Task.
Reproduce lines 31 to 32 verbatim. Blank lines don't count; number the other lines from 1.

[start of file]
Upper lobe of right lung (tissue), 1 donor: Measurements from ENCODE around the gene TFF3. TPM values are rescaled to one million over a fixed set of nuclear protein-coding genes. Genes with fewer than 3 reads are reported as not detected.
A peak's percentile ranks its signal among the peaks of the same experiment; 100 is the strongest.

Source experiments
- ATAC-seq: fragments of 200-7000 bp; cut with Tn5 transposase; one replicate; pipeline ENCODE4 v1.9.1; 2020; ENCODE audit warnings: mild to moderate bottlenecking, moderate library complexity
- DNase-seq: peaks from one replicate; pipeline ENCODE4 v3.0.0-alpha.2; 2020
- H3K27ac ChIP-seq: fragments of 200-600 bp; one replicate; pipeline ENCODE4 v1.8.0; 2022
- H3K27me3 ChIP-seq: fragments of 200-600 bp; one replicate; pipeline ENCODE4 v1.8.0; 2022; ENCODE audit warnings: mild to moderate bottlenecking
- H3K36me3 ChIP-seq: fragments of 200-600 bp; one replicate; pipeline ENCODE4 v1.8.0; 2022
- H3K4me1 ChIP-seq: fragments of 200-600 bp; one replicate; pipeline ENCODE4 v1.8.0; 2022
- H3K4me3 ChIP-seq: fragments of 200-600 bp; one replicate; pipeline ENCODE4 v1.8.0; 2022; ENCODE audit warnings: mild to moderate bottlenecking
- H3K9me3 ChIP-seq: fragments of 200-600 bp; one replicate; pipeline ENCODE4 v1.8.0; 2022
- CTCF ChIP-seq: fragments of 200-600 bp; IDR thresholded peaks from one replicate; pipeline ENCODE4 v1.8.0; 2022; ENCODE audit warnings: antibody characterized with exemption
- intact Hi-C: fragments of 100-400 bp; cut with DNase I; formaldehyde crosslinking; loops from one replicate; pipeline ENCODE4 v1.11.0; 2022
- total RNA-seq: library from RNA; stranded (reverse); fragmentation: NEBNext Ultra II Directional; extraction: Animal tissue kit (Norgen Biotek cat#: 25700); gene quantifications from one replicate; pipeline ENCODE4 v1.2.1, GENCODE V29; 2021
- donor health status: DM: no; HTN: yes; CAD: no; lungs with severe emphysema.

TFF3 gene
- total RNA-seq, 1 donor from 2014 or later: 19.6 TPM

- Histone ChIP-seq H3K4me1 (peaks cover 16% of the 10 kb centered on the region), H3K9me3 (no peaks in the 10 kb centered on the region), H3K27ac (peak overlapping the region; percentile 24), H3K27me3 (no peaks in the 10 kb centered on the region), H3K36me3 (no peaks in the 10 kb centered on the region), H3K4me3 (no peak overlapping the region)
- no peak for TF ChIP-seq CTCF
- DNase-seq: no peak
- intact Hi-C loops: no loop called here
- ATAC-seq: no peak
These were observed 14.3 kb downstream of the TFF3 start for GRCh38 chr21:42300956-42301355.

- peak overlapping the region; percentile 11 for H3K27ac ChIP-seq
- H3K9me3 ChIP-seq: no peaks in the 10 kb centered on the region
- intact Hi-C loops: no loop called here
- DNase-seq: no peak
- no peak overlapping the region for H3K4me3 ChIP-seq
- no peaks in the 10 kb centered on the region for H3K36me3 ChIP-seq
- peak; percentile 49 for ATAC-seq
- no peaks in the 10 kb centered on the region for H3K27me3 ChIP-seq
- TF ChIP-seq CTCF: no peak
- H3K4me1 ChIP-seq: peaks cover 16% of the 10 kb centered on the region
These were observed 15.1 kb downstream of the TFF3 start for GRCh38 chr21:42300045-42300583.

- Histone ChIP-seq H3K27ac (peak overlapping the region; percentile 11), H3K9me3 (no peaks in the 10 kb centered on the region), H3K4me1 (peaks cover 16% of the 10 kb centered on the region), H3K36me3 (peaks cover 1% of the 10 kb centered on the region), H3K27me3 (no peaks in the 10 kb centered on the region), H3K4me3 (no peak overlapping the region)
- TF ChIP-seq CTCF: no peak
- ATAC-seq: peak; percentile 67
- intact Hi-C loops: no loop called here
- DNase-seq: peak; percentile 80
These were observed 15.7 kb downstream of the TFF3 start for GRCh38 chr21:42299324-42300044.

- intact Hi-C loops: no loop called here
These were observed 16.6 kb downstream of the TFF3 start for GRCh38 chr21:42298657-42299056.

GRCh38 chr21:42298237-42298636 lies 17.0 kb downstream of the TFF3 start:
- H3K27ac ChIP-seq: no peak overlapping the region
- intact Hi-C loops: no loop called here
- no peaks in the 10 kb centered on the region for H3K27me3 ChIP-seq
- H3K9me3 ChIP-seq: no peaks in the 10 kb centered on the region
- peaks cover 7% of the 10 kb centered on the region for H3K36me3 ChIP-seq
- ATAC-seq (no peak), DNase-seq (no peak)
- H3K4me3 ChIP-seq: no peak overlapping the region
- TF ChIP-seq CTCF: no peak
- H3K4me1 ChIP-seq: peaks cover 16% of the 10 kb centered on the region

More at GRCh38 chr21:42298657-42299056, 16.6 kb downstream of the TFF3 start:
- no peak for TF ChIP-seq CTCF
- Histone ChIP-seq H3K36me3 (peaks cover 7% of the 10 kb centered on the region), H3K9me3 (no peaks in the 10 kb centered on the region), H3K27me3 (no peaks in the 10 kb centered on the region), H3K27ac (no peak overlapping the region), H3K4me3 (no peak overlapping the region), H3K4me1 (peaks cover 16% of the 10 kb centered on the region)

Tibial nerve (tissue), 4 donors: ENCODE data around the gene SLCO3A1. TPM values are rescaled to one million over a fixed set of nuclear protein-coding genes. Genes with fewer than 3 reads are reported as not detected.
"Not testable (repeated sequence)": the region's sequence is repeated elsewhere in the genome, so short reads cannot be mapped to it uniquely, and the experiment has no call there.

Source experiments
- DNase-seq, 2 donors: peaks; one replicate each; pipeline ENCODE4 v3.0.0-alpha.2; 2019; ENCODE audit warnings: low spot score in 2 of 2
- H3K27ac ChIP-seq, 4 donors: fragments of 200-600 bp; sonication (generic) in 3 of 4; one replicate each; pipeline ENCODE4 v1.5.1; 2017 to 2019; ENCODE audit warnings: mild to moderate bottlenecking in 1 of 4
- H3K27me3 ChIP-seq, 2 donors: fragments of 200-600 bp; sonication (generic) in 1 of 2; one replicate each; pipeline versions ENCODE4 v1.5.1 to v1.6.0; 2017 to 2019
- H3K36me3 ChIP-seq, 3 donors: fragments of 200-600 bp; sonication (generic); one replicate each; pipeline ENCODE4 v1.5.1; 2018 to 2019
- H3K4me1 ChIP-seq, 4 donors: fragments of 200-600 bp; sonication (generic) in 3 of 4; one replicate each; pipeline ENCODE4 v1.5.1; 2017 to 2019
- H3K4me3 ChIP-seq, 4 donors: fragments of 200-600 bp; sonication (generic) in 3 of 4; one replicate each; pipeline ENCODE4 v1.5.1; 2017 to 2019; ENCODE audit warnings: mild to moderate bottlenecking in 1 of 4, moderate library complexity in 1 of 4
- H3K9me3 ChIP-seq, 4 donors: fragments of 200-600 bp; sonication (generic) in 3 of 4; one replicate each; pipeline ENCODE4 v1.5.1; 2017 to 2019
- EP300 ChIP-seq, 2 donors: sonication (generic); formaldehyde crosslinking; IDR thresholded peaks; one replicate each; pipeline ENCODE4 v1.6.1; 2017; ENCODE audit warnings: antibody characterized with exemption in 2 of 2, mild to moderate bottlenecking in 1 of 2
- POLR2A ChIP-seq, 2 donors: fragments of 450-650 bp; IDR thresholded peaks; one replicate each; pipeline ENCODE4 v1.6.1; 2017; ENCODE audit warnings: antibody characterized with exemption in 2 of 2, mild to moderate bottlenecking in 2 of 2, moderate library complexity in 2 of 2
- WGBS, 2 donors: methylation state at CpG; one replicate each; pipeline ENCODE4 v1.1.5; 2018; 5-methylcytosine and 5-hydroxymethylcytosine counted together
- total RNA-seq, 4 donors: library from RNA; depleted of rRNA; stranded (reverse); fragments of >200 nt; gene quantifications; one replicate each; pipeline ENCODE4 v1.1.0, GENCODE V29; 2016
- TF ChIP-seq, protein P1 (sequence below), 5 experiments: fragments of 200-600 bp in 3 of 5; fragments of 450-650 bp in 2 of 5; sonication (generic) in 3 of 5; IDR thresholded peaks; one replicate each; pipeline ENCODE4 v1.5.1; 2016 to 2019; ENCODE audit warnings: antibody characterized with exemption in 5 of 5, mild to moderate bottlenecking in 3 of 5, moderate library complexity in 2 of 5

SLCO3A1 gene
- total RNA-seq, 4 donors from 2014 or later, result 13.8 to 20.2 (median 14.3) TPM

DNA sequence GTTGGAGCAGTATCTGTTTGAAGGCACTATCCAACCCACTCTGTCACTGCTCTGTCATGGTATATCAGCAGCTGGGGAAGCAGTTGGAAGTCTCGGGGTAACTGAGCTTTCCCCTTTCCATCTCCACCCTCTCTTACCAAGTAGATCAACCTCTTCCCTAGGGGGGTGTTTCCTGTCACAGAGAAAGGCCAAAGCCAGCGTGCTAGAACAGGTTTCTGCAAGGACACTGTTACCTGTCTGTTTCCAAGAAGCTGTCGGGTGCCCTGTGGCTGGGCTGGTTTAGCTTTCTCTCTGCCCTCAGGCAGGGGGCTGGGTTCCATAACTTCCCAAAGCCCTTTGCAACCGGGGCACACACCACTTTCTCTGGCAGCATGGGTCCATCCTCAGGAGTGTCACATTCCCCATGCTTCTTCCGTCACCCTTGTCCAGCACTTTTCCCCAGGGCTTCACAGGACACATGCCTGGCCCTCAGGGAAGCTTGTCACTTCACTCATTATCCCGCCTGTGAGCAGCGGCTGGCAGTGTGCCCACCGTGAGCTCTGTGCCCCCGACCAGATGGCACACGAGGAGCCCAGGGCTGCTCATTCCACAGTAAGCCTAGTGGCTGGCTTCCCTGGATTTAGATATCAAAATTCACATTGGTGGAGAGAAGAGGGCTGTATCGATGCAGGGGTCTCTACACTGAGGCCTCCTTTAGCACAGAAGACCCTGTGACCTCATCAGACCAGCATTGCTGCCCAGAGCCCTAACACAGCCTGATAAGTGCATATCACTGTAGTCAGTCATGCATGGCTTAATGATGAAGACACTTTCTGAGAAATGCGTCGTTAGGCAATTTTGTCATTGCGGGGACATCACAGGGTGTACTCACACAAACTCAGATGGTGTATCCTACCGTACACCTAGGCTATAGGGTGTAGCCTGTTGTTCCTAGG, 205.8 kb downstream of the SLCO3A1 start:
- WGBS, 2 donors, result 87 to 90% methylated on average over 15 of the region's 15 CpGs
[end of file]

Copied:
- no peaks in the 10 kb centered on the region for H3K27me3 ChIP-seq
- TF ChIP-seq CTCF: no peak